Annually, Franklin County residents and businesses send over a million tons of material to the Franklin County Landfill. Even more surprising is that nearly 76% of all the material in the landfill could have been recycled or composted.
By taking just a few minutes to recycle right, you help to reduce pollution, contribute to clean water, conserve limited natural resources and reduce central Ohio’s reliance on landfills.
It’s time to throw out bad recycling habits.
It’s not enough just to recycle. It’s also important to recycle right. In Franklin County, there are six material types that are currently accepted for household recycling.
Paper & Cardboard
Plastic Bottles, Jugs & Tubs
Lids and labels accepted
Glass Bottles & Jars
All colors accepted
Remove aerosol tips
Rinse and remove lids and straws
Empty & remove straws
Keep items loose; don’t bag them.
Everything else should be reused, donated, composted or disposed of safely.
Recycling is easy, don’t make these common mistakes.
Avoid putting these items in with your recycling:
Plastic bags are not recyclable in the curbside or drop-off program containers. They can be recycled at more than 100 retail locations in Franklin County. Use the Recycle and Reuse Search Tool to find a location.
Tanglers can cause big problems at the recycling facility. Find recycling opportunities by using the Recycle and Reuse Search Tool to look up specific items.
Plastic & foam food containers
Carry out food containers are not accepted in curbside and drop-off recycling because they typically contain grease or food residue or the material the container is made of isn’t accepted.
Compact fluorescent light bulbs should be recycled at SWACO’s Household Hazardous Waste facility or at the many hardware stores that will accept them. Use the Recycle and Reuse Search Tool below to find a location. Other types of light bulbs can be disposed in your trash.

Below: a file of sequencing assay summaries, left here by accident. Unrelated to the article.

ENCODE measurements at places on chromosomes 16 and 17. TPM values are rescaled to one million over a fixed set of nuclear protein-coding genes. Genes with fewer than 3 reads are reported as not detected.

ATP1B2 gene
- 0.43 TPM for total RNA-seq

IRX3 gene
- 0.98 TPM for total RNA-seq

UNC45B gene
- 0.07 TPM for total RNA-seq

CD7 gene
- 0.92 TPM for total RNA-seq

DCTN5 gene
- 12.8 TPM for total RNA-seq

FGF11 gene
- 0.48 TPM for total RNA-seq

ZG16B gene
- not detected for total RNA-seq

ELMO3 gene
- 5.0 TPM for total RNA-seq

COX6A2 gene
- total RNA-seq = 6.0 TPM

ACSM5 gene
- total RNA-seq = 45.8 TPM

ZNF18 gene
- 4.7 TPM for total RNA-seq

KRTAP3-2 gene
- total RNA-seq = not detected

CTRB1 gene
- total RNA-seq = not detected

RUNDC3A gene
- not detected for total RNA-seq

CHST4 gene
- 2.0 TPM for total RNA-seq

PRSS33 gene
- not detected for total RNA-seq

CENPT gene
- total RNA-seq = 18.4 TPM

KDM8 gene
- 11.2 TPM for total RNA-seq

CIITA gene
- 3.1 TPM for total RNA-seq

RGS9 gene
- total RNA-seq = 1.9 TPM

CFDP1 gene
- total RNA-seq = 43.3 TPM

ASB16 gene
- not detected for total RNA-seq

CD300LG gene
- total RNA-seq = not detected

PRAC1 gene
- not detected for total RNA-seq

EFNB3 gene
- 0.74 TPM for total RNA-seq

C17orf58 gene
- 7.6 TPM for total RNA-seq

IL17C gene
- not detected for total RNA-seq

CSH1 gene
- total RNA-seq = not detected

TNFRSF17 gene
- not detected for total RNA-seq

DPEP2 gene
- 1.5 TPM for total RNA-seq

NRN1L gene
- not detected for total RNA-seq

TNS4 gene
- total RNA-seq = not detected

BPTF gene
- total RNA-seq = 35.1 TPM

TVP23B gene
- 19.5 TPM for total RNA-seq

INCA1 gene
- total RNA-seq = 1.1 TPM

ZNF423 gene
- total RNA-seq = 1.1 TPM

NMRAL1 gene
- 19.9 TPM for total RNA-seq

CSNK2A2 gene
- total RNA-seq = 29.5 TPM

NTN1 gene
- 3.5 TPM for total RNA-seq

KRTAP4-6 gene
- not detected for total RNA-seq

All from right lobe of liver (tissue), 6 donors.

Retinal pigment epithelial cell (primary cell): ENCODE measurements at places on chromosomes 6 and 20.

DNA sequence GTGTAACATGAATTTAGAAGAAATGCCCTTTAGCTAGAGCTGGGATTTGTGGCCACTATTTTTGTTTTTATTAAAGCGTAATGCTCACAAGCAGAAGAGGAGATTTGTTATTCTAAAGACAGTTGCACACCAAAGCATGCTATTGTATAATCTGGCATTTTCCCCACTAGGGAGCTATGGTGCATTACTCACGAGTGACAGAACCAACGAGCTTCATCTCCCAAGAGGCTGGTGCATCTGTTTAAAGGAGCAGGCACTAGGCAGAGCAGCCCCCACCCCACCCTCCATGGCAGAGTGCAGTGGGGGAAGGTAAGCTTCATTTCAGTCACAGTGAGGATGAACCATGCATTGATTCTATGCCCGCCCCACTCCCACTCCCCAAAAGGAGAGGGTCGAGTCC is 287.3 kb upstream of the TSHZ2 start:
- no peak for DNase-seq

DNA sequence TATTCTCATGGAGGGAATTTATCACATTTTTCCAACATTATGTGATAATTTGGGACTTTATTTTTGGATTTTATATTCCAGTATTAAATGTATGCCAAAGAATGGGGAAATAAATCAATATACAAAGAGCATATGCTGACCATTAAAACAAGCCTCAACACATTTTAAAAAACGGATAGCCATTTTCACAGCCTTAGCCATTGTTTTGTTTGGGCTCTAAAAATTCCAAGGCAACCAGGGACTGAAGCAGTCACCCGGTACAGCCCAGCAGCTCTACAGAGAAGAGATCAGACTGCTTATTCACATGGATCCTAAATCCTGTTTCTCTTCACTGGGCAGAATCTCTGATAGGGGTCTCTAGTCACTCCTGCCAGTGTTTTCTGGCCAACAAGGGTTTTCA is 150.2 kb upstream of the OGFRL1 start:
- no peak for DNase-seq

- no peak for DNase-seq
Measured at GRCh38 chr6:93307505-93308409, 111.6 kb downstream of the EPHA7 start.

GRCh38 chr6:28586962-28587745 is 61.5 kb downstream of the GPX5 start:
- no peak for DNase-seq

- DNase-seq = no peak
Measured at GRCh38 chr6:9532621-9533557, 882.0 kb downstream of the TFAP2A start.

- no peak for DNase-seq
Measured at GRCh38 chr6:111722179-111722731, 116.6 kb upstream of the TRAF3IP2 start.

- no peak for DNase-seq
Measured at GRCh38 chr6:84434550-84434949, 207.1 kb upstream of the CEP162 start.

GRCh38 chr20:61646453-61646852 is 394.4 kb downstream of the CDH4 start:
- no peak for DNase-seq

Party cups such as solo style cups are not accepted due to the lack of stable end users for that type of plastic resin known as polystyrene.
Styrofoam is not accepted in curbside and drop-off programs and should be disposed in the trash.
Any plastic item that is not a bottle, jug, tub or cup
Local recycling facilities are designed to accept only certain plastic items such as bottles, jugs, tubs & cups. All other plastic items should be reused, donated or disposed in the trash.
Needles & medical waste
Needles and other medical waste create serious health dangers for recycling workers and should never be included with your household recyclables. These items should be placed in a sharps container and disposed in the trash, or taken to a publicly available safe syringe disposal box that can be found using the Recycle and Reuse Search Tool.
Batteries can cause fires and should never be included with recyclables. Some rechargeable batteries can be recycled at hardware stores. Household batters are accepted at SWACO’s Household Hazardous Waste facility. Alkaline batteries may be put in the trash.
Containers used to store hazardous materials
These items should be placed in your household trash.
Putting unaccepted items into your recycling container can cause delays, put recycling workers at risk, and add expense to recycling.
Need to dispose of one of these items? We’ve got you covered. Find out what to do.
In Franklin County, curbside recycling service is available to over 96% of households and SWACO operates 50 recycling drop-off locations for residents and businesses without recycling services. To find information about a curbside program or find a drop-off location close to you, see the links below.
By putting your recyclables in a recycling bin or recycling location, you can give them new life. For example, what happens to a plastic bottle after it leaves your home?
Plastic bottles are collected along with other recyclable items such as cardboard, glass, and aluminum cans.
Once collected, recyclable materials are delivered to a processing facility where different material types are separated using a series of conveyor belts, screens, electro-magnets, and human sorters. Once separated, plastic bottles are compressed into bales, sold, and shipped for further processing.
4. Processing & Manufacturing
Plastic bottles and caps are chopped into small flakes and water is used to separate the materials by density—bottle pieces sink while cap pieces float. The separated material is heated into a liquid and extruded into long strands. The strands are cooled, chopped into pellets, and used to make a variety of products.
5. A New Life
Plastic bottles can be recycled into durable backyard decks, carpeting, new bottles, or even soft, comfortable fabric used for fashion or upholstery. Bottle caps can become tough kitchen bowls and cutting boards, car battery cases, toothbrushes, and storage bins.
Make a Difference
Start giving new life to all your recyclable materials. Learn about where you can recycle your items and how recycling makes a difference in our community.